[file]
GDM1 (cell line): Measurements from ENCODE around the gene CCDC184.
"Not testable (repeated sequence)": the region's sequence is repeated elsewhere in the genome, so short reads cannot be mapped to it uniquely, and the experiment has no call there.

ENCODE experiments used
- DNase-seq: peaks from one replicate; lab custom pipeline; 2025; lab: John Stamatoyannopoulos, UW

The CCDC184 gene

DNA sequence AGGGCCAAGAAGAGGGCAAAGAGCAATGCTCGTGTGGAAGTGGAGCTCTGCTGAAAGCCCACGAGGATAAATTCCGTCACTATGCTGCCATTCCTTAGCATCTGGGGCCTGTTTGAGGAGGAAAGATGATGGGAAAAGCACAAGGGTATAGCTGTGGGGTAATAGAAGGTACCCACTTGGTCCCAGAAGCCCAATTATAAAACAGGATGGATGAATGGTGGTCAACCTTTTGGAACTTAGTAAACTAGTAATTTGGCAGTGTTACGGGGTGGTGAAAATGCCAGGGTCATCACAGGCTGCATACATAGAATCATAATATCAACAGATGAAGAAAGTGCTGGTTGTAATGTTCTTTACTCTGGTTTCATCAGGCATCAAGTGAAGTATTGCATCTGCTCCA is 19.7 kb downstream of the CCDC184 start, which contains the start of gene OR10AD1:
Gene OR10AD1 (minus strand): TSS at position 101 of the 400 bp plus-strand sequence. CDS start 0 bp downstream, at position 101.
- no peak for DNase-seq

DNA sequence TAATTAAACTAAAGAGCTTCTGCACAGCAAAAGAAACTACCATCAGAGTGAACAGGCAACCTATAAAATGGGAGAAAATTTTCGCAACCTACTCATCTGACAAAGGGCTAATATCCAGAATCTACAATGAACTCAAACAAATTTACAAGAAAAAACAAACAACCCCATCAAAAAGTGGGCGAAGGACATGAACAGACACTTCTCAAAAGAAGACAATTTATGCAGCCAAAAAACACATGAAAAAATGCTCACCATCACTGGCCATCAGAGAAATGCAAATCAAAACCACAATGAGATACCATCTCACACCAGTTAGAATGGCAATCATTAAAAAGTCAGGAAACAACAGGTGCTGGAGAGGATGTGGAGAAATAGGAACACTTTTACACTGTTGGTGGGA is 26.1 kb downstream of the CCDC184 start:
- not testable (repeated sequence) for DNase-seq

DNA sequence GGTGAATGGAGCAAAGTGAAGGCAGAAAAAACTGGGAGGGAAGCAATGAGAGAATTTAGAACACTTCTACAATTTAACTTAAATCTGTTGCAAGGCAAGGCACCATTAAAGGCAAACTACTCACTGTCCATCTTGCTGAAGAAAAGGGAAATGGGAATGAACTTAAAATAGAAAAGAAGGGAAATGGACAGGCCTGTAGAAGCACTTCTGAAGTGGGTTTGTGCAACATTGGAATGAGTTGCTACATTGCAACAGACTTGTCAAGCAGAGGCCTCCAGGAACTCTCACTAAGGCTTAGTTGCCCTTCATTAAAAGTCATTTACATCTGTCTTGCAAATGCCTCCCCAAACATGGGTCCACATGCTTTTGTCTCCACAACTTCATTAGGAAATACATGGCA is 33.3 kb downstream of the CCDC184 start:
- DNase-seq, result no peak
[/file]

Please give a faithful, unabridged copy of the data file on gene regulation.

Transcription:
GDM1 (cell line): Measurements from ENCODE around the gene CCDC184.
"Not testable (repeated sequence)": the region's sequence is repeated elsewhere in the genome, so short reads cannot be mapped to it uniquely, and the experiment has no call there.

ENCODE experiments used
- DNase-seq: peaks from one replicate; lab custom pipeline; 2025; lab: John Stamatoyannopoulos, UW

The CCDC184 gene

DNA sequence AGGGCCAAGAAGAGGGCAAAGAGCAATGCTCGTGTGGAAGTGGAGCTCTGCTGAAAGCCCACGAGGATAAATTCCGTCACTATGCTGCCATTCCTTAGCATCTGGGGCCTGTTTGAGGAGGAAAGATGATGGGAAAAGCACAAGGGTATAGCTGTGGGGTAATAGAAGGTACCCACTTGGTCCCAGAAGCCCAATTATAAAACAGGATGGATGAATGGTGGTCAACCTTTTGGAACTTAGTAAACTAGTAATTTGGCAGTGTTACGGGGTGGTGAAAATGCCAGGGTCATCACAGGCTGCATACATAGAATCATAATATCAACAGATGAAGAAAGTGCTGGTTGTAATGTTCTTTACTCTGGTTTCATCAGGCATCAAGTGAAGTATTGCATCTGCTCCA is 19.7 kb downstream of the CCDC184 start, which contains the start of gene OR10AD1:
Gene OR10AD1 (minus strand): TSS at position 101 of the 400 bp plus-strand sequence. CDS start 0 bp downstream, at position 101.
- no peak for DNase-seq

DNA sequence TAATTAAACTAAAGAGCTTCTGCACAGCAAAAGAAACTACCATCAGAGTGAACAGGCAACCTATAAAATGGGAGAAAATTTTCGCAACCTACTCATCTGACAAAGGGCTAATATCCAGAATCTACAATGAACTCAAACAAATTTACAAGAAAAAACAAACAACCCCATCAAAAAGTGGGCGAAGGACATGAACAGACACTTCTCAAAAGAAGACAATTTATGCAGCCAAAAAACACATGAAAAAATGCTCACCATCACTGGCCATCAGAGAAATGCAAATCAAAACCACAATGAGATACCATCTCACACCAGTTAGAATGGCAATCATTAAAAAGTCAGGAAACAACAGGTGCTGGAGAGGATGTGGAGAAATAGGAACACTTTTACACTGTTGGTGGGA is 26.1 kb downstream of the CCDC184 start:
- not testable (repeated sequence) for DNase-seq

DNA sequence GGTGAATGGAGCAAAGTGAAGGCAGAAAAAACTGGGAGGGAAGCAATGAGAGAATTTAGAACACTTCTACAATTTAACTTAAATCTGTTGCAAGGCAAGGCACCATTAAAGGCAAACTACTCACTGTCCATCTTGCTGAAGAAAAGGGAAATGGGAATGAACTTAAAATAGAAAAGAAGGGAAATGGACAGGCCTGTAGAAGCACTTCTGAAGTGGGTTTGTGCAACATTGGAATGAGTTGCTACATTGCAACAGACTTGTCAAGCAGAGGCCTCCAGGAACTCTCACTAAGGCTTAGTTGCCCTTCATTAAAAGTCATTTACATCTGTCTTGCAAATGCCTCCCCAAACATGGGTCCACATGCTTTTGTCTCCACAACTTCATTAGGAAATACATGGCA is 33.3 kb downstream of the CCDC184 start:
- DNase-seq, result no peak